Read more: Nine overlooked questions for college coaches you shouldn’t forget

College practices can be more intense than high school games

The leap from high school to college can be massive. Instead of competing against 17 and 18-year-olds, they square off against muscular 21 and 22-year-olds. Athletes are bigger, faster, stronger and more skilled. Some athletes respond to the college atmosphere with nerves, while others rise to the challenge and up their level of intensity. It’s all about how you respond.

In high school, mistakes are part of the game and practices can lack intensity. In college, mistakes and lack of concentration during practice can lead to extra laps and a spot on the bench. Athletes fight tooth and nail during every drill and walk-ons play their hearts out for a chance to earn athletic scholarships. Everyone on the team is there because they’ve invested a ton of time and energy into the sport. No one is going to hand you a starting spot as an incoming freshman—you’ll have to fight for it.

Read more: Best colleges for student-athletes

Traveling to away games can take hours

Since most teams in a high school conference are within a few miles of each other, traveling to most regular season games takes an hour or less. You might have to bus or carpool across the state for early-season competitions and state tournaments, but most games are a short after-school bus ride away. In college, teams in your conference will often be beyond state line and travel times can regularly be as long as 6-8 hours. This often means missed classes and weekends away from campus. While student-athletes can use this time to get homework done and study for tests, long hours sitting on a bus can be draining.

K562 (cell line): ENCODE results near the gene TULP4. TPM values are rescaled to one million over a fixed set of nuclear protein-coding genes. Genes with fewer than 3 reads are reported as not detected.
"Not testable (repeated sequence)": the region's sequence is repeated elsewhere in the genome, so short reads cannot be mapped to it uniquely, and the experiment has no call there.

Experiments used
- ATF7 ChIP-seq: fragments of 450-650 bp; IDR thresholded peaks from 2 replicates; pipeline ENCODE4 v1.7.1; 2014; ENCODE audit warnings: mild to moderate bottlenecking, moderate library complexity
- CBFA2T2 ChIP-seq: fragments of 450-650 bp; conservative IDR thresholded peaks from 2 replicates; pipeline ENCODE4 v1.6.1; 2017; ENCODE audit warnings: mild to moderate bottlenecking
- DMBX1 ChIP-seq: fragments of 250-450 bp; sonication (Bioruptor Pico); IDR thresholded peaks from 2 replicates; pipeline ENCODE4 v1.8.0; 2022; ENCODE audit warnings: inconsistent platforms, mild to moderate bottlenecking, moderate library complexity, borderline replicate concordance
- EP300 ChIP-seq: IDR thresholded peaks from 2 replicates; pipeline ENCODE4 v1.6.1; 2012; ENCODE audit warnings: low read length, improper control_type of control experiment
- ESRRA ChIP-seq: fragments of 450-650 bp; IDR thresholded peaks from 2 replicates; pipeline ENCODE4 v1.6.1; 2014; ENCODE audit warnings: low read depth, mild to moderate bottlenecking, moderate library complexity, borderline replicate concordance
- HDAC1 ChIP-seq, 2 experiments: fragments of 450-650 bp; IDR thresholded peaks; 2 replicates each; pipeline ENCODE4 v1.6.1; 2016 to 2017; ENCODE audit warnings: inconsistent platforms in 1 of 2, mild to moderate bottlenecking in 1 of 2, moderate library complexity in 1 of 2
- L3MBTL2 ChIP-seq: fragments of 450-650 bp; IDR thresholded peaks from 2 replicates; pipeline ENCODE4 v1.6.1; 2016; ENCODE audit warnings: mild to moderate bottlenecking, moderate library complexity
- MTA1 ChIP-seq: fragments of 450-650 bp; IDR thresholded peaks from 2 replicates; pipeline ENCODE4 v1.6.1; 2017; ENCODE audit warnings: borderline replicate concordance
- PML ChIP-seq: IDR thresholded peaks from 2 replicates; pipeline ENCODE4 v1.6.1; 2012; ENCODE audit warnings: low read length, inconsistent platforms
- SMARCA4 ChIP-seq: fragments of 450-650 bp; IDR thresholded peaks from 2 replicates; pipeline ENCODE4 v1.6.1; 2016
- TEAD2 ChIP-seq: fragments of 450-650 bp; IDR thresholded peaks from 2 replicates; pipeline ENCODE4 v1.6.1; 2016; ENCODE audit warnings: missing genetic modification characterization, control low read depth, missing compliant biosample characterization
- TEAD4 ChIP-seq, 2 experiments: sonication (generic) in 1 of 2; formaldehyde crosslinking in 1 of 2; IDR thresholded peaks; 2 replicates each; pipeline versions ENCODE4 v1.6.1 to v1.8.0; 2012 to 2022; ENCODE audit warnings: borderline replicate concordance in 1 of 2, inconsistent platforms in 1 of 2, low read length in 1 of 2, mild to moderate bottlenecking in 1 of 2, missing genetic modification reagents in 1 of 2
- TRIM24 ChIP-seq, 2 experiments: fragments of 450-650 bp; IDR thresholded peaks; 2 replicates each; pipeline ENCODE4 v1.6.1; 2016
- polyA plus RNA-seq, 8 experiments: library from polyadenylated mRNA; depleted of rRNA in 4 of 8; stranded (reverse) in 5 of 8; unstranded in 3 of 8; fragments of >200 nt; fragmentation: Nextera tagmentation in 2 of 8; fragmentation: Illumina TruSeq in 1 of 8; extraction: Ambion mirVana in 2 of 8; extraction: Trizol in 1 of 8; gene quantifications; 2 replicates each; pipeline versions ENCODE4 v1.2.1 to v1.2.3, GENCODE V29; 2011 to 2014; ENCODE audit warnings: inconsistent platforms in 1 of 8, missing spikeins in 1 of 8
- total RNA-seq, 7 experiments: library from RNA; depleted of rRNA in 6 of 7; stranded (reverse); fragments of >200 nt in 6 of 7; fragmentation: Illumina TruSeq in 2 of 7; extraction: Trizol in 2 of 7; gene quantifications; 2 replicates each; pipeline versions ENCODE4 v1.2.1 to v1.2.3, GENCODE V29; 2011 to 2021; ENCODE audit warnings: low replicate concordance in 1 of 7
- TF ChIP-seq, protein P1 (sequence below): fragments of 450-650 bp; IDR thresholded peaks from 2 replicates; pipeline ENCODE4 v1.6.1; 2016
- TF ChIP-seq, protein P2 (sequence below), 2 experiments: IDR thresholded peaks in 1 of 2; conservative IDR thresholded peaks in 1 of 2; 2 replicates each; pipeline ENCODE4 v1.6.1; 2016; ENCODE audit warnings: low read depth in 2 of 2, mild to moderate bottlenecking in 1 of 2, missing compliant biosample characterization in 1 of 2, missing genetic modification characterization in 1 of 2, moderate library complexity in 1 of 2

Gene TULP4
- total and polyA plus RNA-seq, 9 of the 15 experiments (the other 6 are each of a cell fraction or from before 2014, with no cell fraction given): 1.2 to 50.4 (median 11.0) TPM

Athletes are well-supplied with free gear

How do you pick out athletes on a college campus? They wear team jackets, sweatpants and sneakers to every class. College sports teams are sponsored by athletic sportswear companies, which means athletes are constantly getting free shoes, shirts, shorts and more.

There are tons of NCAA rules to follow

Being a college athlete at the D1, D2 or D3 level means being aware of the NCAA’s multitude of strict rules and regulations beginning with the NCAA Eligibility Center. Athletes must be available at all times in case they are contacted for an NCAA-sanctioned drug test—even during summer vacation. If they can’t be reached, they run the risk of being charged with a positive test. In addition to the rule against underage drinking, regulations prohibit athletes from consuming energy drinks or caffeine before games. Athletes who want to teach private lessons during the off-season are forbidden from using their likeness since it is owned by the university.

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NCSA: 6 key differences between high school vs. college sports